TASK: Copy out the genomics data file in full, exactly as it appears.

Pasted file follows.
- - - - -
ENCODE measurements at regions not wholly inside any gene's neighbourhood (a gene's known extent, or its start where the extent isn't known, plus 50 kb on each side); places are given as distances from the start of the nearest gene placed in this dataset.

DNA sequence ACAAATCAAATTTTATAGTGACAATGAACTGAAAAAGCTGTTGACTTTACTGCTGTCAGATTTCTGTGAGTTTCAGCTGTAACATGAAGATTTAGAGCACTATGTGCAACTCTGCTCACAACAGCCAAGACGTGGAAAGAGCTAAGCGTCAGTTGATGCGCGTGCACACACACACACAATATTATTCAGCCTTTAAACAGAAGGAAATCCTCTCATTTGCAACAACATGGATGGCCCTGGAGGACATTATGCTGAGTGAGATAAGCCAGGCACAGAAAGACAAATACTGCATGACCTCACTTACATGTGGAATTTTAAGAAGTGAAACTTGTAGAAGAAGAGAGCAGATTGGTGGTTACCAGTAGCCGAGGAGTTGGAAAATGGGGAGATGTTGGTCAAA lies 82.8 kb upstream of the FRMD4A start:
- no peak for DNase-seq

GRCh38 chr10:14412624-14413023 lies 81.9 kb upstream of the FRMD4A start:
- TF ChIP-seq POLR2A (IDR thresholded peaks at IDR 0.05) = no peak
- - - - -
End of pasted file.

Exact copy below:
ENCODE measurements at regions not wholly inside any gene's neighbourhood (a gene's known extent, or its start where the extent isn't known, plus 50 kb on each side); places are given as distances from the start of the nearest gene placed in this dataset.

DNA sequence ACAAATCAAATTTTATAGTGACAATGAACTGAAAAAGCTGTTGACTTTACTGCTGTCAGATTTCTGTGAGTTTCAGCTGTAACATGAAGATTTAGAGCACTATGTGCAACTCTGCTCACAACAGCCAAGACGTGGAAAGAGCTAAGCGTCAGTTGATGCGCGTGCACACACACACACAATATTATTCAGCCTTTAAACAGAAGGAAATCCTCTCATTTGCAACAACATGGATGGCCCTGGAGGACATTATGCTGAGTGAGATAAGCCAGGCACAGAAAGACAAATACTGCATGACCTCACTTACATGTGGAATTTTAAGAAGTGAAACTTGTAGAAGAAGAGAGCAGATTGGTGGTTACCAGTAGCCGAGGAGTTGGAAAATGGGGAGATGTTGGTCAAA lies 82.8 kb upstream of the FRMD4A start:
- no peak for DNase-seq

GRCh38 chr10:14412624-14413023 lies 81.9 kb upstream of the FRMD4A start:
- TF ChIP-seq POLR2A (IDR thresholded peaks at IDR 0.05) = no peak